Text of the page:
Transit Carpool

By Rachel Riley

A revamped online service can help local residents find someone to share a ride with — whether it’s a regular commute to work or a one-time trip to Denver International Airport.

Mountain Metropolitan Transit’s newly-improved “RidePro” database helps users find others they can carpool with by matching registrants based on their travel schedules, origins and destinations.

With the rising popularity of smartphone apps like Uber and Lyft, the transit authority wants to cater to those looking for cheaper, more environmentally-friendly ways to get around.

“Ridesharing is a pretty hot topic these days,” said Vicki McCann, a Mountain Metro spokeswoman. “You can see that there’s a need out there for people to use other modes of transportation besides just single occupancy vehicles, and we thought it was important to make that easier to do.”

As of last month, the system included nearly 4,000 users.

“Vanpools” are another option available through the service. Under this mode of transit, the agency provides vans, vehicle maintenance, fuel and insurance to commuters who are headed departing from and heading to proximate locations. Mountain Metro has 25 vanpools, most of which travel from Colorado Springs to Denver with others going to the Pueblo Chemical Depot and Schriever Air Force Base.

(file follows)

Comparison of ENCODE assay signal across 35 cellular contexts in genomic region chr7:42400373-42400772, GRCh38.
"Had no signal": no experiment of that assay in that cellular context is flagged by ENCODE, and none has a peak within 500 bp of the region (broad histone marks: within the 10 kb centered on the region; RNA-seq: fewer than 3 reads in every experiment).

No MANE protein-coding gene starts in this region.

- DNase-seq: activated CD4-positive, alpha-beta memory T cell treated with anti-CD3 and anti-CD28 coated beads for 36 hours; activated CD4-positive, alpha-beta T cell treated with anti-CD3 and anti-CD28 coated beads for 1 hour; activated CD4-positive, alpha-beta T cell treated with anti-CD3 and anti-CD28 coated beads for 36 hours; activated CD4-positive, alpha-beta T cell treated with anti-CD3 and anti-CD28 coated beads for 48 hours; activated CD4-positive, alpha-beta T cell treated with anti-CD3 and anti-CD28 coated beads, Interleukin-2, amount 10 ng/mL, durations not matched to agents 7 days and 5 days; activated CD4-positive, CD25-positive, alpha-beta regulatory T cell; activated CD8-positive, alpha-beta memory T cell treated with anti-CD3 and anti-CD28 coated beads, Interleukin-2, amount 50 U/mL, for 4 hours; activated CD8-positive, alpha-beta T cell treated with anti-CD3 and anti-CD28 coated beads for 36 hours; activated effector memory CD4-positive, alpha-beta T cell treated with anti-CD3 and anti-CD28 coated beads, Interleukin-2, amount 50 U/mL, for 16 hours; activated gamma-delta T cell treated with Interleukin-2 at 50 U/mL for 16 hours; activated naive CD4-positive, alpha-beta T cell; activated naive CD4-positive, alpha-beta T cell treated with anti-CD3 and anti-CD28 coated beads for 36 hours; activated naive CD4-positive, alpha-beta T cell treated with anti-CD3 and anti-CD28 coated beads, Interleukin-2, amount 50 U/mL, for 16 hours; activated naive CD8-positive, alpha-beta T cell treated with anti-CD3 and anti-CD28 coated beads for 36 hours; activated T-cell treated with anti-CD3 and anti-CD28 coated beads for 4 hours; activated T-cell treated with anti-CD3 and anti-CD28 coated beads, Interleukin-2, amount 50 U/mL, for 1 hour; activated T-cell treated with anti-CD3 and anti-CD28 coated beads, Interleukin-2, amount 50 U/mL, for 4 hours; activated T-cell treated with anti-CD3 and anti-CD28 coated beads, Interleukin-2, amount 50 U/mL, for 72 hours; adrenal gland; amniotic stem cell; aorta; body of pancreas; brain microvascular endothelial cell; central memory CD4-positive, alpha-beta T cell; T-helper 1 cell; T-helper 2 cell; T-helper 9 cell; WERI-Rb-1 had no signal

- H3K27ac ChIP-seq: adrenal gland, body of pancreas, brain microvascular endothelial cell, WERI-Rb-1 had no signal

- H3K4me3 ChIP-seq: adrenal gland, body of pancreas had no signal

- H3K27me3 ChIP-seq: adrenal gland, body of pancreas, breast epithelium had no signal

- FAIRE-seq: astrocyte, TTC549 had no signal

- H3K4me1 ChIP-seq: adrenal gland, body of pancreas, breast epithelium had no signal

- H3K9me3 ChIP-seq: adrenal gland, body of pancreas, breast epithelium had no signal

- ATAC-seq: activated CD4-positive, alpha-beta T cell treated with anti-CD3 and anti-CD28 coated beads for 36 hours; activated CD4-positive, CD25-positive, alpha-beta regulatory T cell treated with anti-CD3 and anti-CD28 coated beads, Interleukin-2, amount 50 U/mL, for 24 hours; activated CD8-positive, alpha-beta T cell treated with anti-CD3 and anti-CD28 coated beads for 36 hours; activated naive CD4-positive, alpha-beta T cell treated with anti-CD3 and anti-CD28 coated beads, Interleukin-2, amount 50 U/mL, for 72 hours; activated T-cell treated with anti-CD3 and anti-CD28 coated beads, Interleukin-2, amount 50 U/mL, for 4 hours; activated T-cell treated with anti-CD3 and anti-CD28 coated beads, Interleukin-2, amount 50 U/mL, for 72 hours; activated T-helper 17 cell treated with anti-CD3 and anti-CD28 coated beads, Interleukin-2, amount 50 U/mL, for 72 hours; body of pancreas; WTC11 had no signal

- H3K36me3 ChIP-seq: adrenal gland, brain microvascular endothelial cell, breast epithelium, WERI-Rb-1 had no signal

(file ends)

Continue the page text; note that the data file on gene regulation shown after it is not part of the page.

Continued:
Residents can also use the search engine to look for others to bike to work with or plan a trip on the bus system with real-time information on scheduled arrivals and departures provided through Google Maps. The service allows users to track how much money they save by using public transportation, biking or carpooling instead of driving solo.

While the carpooling database has been around since the mid-2000s, the upgrade was finished last year and recently cleared the beta testing stage, McCann said.

The new service is faster and more convenient, said Kelli Frazier, program manager for the city’s Metro Rides, which includes RidePro. Under the old system, a commuter would have to call a coordinator with the agency and later be notified if someone registered in the database shared a similar route.

“With the new system, they can just go onto the website, punch in their information and if there’s someone else in the system that matches with them, they will know that right away,” Frazier said.

RidePro is a product of the Trapeze Group, which markets transportation software to transit agencies.

The upgrade cost Mountain Metro roughly $47,000, McCann said. Vanpool fees paid for about 20 percent, and state funds generated through registration fees and fines under the state’s FASTER program covered the rest of the cost, she said.